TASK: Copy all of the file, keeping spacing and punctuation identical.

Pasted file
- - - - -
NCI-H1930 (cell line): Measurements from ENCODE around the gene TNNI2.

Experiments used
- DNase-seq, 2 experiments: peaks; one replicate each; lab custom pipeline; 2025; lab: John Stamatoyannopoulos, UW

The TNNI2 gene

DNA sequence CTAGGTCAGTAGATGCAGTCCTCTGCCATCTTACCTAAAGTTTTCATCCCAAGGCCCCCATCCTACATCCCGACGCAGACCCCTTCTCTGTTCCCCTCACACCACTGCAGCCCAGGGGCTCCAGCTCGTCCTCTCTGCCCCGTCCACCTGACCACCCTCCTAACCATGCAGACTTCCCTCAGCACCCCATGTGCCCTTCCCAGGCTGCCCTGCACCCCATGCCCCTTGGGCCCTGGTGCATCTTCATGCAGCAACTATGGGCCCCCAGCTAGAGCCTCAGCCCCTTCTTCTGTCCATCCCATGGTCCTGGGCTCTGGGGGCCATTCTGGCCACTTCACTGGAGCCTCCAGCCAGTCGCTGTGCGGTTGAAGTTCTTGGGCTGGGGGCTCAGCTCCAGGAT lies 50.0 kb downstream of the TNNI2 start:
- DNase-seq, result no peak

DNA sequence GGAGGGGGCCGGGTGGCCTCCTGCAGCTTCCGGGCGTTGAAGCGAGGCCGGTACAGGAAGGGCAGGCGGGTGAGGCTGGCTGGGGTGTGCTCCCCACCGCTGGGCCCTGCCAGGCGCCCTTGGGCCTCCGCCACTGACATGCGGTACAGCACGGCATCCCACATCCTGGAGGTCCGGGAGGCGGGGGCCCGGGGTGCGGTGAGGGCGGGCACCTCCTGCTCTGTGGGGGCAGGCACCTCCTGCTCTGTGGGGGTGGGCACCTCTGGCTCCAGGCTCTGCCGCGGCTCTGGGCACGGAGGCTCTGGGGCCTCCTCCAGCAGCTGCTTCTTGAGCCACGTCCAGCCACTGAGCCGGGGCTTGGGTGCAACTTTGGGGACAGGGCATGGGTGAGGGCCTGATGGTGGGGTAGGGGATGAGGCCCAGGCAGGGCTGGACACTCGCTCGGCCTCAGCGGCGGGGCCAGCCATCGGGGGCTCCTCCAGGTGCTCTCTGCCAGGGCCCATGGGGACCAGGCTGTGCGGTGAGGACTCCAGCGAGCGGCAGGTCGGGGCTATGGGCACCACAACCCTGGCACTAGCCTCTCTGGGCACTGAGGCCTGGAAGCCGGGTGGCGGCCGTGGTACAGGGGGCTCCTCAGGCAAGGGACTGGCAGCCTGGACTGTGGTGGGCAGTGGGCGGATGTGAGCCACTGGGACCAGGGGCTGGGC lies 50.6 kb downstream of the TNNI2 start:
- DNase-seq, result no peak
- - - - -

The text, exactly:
NCI-H1930 (cell line): Measurements from ENCODE around the gene TNNI2.

Experiments used
- DNase-seq, 2 experiments: peaks; one replicate each; lab custom pipeline; 2025; lab: John Stamatoyannopoulos, UW

The TNNI2 gene

DNA sequence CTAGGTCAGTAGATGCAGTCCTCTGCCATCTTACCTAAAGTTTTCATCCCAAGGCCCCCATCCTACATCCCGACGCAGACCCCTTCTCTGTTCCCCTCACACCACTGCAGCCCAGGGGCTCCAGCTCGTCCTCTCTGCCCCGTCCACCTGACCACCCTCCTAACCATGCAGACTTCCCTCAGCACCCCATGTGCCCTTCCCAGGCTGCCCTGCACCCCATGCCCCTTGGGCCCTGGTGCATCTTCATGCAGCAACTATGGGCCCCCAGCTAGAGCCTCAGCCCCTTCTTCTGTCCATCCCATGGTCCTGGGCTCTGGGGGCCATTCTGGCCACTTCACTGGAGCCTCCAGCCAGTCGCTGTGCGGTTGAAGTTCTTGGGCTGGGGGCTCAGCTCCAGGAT lies 50.0 kb downstream of the TNNI2 start:
- DNase-seq, result no peak

DNA sequence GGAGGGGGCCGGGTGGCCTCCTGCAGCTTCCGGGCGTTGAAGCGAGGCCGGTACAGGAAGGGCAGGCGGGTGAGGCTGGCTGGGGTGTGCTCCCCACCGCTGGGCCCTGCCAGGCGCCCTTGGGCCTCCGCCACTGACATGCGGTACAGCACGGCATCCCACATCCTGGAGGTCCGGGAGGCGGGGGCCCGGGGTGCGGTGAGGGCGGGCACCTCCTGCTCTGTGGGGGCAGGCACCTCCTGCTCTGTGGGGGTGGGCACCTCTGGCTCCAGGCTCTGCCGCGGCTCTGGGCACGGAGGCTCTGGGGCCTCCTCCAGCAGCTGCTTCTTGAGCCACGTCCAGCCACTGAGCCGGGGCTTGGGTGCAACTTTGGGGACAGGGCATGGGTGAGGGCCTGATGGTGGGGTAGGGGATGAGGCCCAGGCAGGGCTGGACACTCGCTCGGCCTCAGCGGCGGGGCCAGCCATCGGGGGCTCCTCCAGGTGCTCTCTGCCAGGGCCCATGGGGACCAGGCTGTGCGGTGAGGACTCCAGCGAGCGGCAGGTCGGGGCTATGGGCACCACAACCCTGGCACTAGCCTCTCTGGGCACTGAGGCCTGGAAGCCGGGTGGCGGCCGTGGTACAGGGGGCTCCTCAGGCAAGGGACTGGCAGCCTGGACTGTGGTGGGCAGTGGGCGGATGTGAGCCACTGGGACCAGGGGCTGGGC lies 50.6 kb downstream of the TNNI2 start:
- DNase-seq, result no peak